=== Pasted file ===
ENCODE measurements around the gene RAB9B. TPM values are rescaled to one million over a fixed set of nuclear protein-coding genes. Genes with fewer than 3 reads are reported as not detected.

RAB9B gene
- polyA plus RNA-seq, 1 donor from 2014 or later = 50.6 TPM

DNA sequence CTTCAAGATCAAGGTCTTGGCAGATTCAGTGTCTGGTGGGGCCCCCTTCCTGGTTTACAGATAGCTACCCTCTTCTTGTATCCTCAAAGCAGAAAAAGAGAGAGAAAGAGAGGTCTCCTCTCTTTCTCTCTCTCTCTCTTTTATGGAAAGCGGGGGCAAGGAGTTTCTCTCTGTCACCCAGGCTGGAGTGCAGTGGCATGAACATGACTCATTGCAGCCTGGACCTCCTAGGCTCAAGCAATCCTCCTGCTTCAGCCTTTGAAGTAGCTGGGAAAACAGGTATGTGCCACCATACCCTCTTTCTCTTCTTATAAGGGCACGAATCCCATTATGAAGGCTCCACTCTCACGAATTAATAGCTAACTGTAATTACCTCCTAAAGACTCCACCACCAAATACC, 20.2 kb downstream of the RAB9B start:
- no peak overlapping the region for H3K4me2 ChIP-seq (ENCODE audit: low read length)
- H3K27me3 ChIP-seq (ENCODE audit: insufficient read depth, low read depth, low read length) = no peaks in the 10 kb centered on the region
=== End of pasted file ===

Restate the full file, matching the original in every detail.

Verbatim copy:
ENCODE measurements around the gene RAB9B. TPM values are rescaled to one million over a fixed set of nuclear protein-coding genes. Genes with fewer than 3 reads are reported as not detected.

RAB9B gene
- polyA plus RNA-seq, 1 donor from 2014 or later = 50.6 TPM

DNA sequence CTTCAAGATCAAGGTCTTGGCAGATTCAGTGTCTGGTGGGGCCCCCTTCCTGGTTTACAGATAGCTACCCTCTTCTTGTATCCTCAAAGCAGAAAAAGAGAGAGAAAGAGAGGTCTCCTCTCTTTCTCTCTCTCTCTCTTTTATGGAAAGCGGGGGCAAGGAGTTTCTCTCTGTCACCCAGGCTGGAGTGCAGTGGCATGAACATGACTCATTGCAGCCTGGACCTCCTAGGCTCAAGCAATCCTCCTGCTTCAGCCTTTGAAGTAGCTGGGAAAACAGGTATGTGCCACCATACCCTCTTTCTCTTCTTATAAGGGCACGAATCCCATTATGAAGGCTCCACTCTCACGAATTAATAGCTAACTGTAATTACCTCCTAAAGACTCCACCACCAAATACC, 20.2 kb downstream of the RAB9B start:
- no peak overlapping the region for H3K4me2 ChIP-seq (ENCODE audit: low read length)
- H3K27me3 ChIP-seq (ENCODE audit: insufficient read depth, low read depth, low read length) = no peaks in the 10 kb centered on the region